According to this method for manufacturing a semiconductor device, the epitaxial growth is used to fill the openings with the semiconductor layer, thereby preventing creation of voids, which may cause variations. Furthermore, the semiconductor layer is formed to extend upward from the openings above the insulation film, thereby preventing formation of facets, which may vary the element characteristics. Therefore, the STI can be used to isolate the element to restrain the variations in element characteristics.

Yet another method for manufacturing a semiconductor device according to the present invention comprises the steps of forming an insulating film on a semiconductor substrate, forming openings in the insulating film to partly expose a surface of the semiconductor substrate, using the exposed portion as a seed to epitaxially grow and form in the openings a semiconductor layer that is not thick enough to reach an opening surface of each of the openings, and heating the semiconductor layer in an inert gas atmosphere.

According to this method for manufacturing a semiconductor device, the openings are filled with the epitaxially grown semiconductor layer, thereby preventing creation of voids, which may cause variations. In this case, since the semiconductor layer has its top surface formed to be lower than the opening surfaces of the openings, facets may be formed. The subsequent heating, however, flattens the surface of the semiconductor layer to eliminate the facets, which may vary the element characteristics. This method thus enables the element to be isolated based on the STI while restraining the variations in element characteristics.

In addition, a semiconductor device according to the present invention comprises a substrate having a semiconductor layer, an element isolating insulating film for partitioning the semiconductor layer into a plurality of element regions, the element isolating insulating film being formed on the substrate so as to penetrate the semiconductor layer and having a top surface projecting upward above a surface of the semiconductor layer, and a MOS type element formed within a corresponding one of the element regions and having a gate insulating film, wherein a difference in height from the substrate between the top surface position of the element isolating insulating film and the top surface position of the semiconductor layer is at least three times as large as the thickness of the gate insulating film.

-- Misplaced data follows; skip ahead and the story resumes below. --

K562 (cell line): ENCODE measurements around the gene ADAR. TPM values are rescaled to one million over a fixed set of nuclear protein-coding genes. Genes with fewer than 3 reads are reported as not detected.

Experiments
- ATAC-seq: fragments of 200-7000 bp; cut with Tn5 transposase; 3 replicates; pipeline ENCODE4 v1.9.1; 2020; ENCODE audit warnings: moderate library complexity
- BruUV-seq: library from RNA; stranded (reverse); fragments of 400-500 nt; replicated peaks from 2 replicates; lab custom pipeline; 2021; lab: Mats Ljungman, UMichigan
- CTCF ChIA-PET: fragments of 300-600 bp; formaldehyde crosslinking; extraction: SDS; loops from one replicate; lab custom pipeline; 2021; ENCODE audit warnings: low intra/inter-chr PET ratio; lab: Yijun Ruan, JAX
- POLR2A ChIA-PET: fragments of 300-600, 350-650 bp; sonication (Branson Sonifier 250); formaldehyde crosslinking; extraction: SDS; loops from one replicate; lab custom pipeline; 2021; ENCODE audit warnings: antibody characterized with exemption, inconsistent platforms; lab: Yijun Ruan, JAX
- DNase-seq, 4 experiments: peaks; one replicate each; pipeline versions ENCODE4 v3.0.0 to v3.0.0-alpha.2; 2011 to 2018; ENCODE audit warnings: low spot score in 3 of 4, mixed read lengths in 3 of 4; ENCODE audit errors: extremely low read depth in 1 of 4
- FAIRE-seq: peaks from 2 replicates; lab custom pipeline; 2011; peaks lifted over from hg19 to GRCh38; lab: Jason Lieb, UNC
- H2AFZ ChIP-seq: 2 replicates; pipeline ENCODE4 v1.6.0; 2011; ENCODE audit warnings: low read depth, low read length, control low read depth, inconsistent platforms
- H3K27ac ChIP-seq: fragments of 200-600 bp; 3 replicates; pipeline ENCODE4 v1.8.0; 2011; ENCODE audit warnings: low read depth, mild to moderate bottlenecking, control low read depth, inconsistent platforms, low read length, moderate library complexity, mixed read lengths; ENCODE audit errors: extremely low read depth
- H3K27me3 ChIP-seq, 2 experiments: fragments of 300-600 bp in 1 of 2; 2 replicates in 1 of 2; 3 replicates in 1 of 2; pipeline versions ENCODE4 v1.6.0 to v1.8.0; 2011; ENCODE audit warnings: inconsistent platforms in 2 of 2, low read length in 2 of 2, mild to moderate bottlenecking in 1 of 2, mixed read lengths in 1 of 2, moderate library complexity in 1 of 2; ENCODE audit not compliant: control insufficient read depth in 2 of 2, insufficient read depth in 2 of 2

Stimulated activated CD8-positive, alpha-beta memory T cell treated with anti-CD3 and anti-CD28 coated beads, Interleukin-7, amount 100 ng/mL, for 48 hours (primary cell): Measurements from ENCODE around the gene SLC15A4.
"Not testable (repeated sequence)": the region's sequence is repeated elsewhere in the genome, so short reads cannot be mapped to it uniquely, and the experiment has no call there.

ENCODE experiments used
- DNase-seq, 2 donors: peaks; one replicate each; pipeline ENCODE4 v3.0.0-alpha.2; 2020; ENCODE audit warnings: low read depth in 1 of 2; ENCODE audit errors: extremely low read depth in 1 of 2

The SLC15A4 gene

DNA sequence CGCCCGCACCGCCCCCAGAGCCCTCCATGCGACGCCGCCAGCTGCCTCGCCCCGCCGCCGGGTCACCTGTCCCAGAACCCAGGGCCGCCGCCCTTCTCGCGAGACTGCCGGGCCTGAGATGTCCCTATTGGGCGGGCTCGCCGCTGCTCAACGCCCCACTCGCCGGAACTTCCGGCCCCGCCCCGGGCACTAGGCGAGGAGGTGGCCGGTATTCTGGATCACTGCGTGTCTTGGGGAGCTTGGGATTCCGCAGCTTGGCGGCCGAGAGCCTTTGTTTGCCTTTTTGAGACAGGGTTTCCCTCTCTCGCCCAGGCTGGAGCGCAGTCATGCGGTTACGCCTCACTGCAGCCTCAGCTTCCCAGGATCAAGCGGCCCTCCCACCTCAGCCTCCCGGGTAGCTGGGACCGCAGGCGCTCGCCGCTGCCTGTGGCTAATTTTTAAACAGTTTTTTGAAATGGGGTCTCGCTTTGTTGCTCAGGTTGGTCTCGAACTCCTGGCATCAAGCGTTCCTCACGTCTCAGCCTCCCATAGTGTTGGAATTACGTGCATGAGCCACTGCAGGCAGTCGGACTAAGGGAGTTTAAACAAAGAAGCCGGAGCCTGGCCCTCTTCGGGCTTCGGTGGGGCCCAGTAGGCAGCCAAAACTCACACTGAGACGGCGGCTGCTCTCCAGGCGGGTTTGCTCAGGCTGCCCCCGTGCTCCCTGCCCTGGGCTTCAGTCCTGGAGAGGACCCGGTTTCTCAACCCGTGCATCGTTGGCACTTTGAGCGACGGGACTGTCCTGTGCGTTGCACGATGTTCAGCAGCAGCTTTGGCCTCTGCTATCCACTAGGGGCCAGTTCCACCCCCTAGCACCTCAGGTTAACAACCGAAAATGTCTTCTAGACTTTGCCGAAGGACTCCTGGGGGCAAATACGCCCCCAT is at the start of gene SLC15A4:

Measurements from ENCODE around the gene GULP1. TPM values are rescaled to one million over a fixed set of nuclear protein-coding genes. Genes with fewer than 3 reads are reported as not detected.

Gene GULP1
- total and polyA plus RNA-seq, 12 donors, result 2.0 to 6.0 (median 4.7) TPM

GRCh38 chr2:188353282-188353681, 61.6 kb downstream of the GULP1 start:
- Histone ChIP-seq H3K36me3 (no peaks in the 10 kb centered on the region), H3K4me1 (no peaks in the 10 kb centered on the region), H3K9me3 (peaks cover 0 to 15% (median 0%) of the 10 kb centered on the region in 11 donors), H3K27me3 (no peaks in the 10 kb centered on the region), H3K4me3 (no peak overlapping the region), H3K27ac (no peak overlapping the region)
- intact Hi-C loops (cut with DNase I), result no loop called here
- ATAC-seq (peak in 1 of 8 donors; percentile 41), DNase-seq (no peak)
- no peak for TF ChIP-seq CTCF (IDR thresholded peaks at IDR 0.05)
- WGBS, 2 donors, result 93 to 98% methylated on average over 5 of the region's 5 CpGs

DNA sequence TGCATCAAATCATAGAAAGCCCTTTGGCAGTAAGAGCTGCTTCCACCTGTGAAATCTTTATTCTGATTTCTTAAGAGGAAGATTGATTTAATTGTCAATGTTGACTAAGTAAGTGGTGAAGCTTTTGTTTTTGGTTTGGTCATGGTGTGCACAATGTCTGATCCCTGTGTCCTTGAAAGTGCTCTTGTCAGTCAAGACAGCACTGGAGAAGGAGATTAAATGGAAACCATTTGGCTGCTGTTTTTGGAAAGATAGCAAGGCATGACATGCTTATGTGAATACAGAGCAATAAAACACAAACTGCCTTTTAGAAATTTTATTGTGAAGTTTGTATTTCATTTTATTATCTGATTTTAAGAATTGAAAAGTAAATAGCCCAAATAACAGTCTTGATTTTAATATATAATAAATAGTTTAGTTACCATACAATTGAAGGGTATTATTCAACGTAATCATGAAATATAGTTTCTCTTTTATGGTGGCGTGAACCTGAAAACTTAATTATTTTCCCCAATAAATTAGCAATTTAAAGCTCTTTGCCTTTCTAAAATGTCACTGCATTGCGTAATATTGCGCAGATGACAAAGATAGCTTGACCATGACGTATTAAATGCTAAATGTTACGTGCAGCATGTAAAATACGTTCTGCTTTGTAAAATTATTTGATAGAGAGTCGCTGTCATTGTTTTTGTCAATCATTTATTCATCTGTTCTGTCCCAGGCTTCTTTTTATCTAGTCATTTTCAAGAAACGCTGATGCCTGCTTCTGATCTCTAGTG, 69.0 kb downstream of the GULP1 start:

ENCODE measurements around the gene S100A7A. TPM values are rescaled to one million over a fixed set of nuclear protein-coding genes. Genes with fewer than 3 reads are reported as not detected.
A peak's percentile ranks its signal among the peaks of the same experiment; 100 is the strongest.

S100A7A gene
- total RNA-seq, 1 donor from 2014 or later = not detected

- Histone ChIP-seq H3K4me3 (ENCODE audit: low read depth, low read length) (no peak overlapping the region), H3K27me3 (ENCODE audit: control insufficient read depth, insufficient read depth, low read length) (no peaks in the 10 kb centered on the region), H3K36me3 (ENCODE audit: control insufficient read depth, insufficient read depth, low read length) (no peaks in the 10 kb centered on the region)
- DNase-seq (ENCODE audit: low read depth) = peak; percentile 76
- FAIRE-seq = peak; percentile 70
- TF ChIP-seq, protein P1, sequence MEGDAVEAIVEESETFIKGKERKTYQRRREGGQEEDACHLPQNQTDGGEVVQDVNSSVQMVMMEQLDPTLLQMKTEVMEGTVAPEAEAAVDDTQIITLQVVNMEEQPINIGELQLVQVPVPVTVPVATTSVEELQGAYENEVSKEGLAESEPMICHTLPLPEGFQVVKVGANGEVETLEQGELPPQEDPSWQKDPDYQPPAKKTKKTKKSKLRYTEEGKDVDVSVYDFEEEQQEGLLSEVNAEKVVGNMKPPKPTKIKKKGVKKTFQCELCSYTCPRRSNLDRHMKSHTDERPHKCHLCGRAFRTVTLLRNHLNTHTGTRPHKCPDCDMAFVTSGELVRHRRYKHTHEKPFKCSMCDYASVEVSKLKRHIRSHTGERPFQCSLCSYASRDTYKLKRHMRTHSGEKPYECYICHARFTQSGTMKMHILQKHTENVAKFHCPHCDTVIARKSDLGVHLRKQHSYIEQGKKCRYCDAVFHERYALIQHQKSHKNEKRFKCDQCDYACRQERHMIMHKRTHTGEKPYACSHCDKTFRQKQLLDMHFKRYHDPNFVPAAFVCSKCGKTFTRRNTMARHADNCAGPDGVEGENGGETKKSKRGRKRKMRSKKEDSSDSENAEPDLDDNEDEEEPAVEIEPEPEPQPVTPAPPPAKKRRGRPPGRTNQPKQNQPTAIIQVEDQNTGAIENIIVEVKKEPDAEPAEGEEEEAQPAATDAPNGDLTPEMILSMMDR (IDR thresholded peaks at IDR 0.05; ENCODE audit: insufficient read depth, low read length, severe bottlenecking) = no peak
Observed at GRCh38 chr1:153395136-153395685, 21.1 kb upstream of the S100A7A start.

Another semiconductor device according to the present invention comprises a substrate having a semiconductor layer, an element isolating insulating film for partitioning the semiconductor layer into a plurality of element regions, the element isolating insulating film being formed on the substrate so as to penetrate the semiconductor layer and having a top surface projecting upward above a surface of the semiconductor layer, and a MOS type element formed within a corresponding one of the element regions, wherein a difference in height from the substrate between the top surface position of the semiconductor layer and the top surface position of the element isolating insulating film is at least 10 nm.

When the difference between the top surface position of the element isolating insulating film and the top surface position of the semiconductor layer with the MOS type elements formed thereon (the semiconductor layer in the element regions) as in the semiconductor devices according to the present invention, variations in element characteristics, particularly, variations in threshold voltage can be effectively restrained, as described in detail in the embodiment section.

It is another object of the present invention to provide a semiconductor device including a MIS type transistor and which can enhance a current driving capability with the same channel length.

To attain this object, a semiconductor device according to the present invention comprises a semiconductor substrate having on its surface a recess and at least one projection formed in the recess, the projection having a channel region, an element isolating insulating film formed in the recess, a MIS type semiconductor element formed on the semiconductor substrate and including a gate electrode formed on the channel region of the projection via a gate insulating film, and a source and a drain regions formed to pinch the channel region of the projection therebetween, wherein a channel region of the MIS type semiconductor element is formed to reach the at least one projection located adjacent to the MIS type semiconductor element in its channel width direction via the recess, and a top surface of the at least one projection is located higher than the top surface of the element isolating insulating film.

Another semiconductor device according to the present invention comprises a semiconductor substrate having a recess and projections formed on its surface, an element isolating insulating film formed in the recess and having its top surface below top surfaces of the projections, and a MIS type semiconductor element using a region of the semiconductor substrate as a channel region and including a gate electrode formed on the channel region via a gate insulating film, and a source and a drain regions formed to pinch the channel region therebetween, wherein the channel region of the MIS semiconductor element is divided into at least two sections in the channel width direction by means of the element isolating insulating film and has first regions near steps between the recess and the projections and second regions corresponding to the projections between the first regions, and Wi−Wt>Gt where Gt denotes the sum of the widths of the recess in the channel with direction, Wt denotes the sum of the widths of the projections in the channel with direction, and Wi denotes an assumed channel width of an assumed semiconductor element in which its channel width is equal to that of the MIS type semiconductor element, in which the current density of a current through its channel region is equivalent to that of a current through the second regions of the MIS type semiconductor element, and in which the total current through its channel region is equivalent to that through the channel region of the MIS type semiconductor element.